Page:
On Monday, June 24th the Iraqi Parliament approved the nomination of the following Ministers: General (Res.) Najah Hassan Ali al-Shammari to be Iraq’s Minister of Defense; Yassin Taher Hassan al-Yasiri to be Iraq’s Minister of Interior Affairs; and Farouk al-Shwani to be Iraq’s Minister of Justice.
The Iraqi elections were held in May 2018. Since then – until Monday, those three positions had not been filled.
The reason for the delay was the power struggle within Iraq between Iranian proxies and pro-Iranian factors and those who reject Iranian intervention in Iraq and in Iraqi affairs. (On the Iranian-Iraqi struggle in Iraq, please see some articles I have published on that issue below).
In my analysis, Al- Shammari’s nomination is a political achievement for the Iraqi camp that opposes Iranian intervention in Iraq.
Five facts support that evaluation:
- On June 18th, Muqtada al-Sadr, a Senior Iraqi political leader and Senior Shi’ite Cleric, head of the paramilitary force Saraya al-Salam (The Peace Companies), the leader of the largest Iraqi political coalition – Saeroun (“Marching On”), and a bitter opponent of Iran’s intervention in Iraq, sent an ultimatum to the Iraqi government: “Fill the positions – or I will order my supporters to go on strike and hold protest demonstrations against the government.’
- It has been reported that Iraq demanded Iran stop its Iraqi proxies from attacking U.S. military personnel and civilians in Iraq.
- The nomination takes place few days after a joint announcement of Iraqi President, Barham Salih (who is Kurdish) and Iraqi Prime Minister ‘Adil ‘abdul al-Mahdi (who is Shi’ite) demanding that all weapons should be under state authority only. Though not overtly stated – the announcement refers to the challenge presented by Iranian-backed Iraqi Shi’ite militias called Al-Hashd al-Sha’abi (the Popular Mobility Units OR PMU). Officially part of the Iraqi security forces, the PMU consist of some 70 Iraqi (mostly Shi’ite) paramilitary militias and numbers between 40,000 and 160,000 militants. Though not all of the militias that comprise the PMU are affiliated with Iran – the leading and most powerful militias are affiliated with the Iranian Revolutionary Guards (IRG), are tuned to the messages coming out of Teheran, and are meant to implement Iranian policy on the ground.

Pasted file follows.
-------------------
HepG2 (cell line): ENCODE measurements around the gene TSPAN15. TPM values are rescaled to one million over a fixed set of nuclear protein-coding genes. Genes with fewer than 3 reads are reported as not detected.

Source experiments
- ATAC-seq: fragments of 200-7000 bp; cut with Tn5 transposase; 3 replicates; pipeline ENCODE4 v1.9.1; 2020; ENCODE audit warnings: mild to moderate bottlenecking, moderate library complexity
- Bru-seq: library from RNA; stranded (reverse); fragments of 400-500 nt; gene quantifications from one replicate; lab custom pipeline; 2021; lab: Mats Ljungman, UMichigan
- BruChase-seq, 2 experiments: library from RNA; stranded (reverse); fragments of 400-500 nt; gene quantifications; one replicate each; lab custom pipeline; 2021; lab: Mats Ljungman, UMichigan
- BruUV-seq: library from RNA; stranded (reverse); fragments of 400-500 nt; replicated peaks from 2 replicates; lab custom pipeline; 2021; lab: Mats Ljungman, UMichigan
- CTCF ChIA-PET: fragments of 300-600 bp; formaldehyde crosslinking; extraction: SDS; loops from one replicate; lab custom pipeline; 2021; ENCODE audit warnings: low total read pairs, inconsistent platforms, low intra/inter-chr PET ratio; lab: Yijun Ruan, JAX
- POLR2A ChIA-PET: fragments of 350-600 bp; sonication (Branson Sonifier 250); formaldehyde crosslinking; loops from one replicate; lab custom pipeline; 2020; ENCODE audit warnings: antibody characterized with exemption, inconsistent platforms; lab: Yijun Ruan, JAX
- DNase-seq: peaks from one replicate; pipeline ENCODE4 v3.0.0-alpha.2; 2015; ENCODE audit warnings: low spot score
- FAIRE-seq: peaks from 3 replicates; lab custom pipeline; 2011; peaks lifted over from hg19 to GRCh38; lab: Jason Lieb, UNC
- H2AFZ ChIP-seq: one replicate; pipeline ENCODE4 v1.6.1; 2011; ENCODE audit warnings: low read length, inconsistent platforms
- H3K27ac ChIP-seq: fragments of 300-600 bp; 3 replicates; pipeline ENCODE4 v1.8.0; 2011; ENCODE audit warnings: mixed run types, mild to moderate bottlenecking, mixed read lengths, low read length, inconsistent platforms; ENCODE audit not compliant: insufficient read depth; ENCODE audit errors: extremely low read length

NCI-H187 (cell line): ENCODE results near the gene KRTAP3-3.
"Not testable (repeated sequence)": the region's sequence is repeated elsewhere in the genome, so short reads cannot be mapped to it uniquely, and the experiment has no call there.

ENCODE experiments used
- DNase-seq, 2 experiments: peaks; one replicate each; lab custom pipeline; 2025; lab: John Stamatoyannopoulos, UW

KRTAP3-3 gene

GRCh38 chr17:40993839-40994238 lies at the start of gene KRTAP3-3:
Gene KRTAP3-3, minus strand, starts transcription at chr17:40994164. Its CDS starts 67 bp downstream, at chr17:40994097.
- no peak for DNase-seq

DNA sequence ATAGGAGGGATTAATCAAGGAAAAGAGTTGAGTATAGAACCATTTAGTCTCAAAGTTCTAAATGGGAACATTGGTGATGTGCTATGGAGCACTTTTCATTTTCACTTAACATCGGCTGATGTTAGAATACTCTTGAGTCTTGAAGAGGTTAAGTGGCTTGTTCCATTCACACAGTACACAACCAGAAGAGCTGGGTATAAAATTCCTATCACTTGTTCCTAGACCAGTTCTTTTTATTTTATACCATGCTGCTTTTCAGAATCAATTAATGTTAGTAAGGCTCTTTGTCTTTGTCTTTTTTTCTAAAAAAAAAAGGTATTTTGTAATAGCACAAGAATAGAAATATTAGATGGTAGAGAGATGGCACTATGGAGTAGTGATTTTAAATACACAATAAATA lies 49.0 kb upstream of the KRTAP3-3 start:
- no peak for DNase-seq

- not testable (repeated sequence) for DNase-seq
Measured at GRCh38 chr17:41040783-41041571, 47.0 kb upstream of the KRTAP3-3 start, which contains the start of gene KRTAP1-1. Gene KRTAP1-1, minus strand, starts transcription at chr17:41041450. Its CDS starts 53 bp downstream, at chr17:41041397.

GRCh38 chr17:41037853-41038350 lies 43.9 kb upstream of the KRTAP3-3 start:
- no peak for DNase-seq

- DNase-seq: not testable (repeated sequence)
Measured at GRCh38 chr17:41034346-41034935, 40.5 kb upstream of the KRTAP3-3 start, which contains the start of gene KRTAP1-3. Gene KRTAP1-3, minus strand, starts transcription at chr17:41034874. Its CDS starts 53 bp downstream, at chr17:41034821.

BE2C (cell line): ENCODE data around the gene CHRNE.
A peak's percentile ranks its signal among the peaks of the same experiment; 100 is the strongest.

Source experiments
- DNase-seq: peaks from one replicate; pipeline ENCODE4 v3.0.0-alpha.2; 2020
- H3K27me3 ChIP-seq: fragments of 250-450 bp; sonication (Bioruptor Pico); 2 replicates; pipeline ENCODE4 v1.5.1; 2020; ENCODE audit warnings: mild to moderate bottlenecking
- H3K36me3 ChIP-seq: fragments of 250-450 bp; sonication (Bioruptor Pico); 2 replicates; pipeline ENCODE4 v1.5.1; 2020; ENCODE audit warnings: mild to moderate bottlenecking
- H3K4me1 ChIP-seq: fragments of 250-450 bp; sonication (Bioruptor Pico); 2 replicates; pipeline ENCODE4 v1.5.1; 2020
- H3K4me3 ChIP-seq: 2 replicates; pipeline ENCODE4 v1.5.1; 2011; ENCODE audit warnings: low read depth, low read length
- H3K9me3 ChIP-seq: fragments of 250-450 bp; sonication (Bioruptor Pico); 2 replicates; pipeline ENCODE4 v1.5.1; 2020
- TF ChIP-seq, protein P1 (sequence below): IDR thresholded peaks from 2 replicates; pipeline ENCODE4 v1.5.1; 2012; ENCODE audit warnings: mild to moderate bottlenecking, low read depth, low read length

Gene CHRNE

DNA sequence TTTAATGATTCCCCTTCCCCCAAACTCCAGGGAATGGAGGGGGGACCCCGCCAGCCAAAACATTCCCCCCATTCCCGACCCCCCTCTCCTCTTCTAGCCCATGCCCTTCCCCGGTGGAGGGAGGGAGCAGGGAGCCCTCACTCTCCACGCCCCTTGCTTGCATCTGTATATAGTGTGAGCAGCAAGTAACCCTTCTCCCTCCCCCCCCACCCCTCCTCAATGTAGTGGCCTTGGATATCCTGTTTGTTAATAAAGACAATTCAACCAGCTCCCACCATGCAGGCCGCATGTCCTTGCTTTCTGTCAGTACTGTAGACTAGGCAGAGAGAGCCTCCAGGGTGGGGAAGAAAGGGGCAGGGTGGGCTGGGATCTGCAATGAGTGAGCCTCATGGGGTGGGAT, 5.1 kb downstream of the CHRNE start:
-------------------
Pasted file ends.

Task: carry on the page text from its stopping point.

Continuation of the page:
- Al- Shammari is Sunni retired General who earned his military education in Iraq, Jordan and the United States. He is affiliated with the Shi’ite Iraqi politician, previous Prime Minister of Iraq, and current Vice President of Iraq, Ayad Allawi – who opposed Iran’s intervention in Iraq and in Iraqi affairs.
- In his first formal speech as the Minister of Defense, Al- Shammari emphasized the need to “strengthen Iraq’s armed forces, to defend democracy and the Iraqi constitution, and to enhance coordination (using the Arabic term Tansik – but not the term Ta’awoun which means cooperation) with the PMU as well as the Sunni Tribal paramilitary frame.” In analyzing his very carefully made speech, it is my evaluation that his speech indicates his affiliation with the Iraqi camp that opposes Iranian intervention in Iraq and in Iraqi affairs.
The timing of Al- Shammari’s nomination is significant. With the rising tensions in the Gulf, Iran’s proxies in Iraq are a critical tool to carry out Iran’s policy of calculated military provocations. Over the past two months (May and June), the PMU has launched attacks on US military personnel and U.S. civilians (oil industry workers) in Iraq.
For months Iran – via its supporters and proxies in Iraq – vetoed the nomination of an Iraqi Minister of Defense. They demanded the position be filled by a person Iran approves. Al- Shammari’s nomination indicates Iran backed down on that demand.
Will Iran challenge the nomination by ordering its proxies to increase and perhaps escalate their attacks on U.S. assets in Iraq? Or does the Iranian compromise signal that they are interested in calming tensions with the US and that they will stop using their proxies in Iraq to provoke the U.S?
The days ahead will answer that question.
P.S. Since publishing this article there was an attack on the Bahrain Embassy in Iraq that was attributed to Iranian backed Iraqi militias.
Please see my latest articles on the Gulf Crisis
Please see some of my articles on the Iranian-Iraqi power struggle within Iraq and Iraq’s struggle to free itself from the Iranian grip: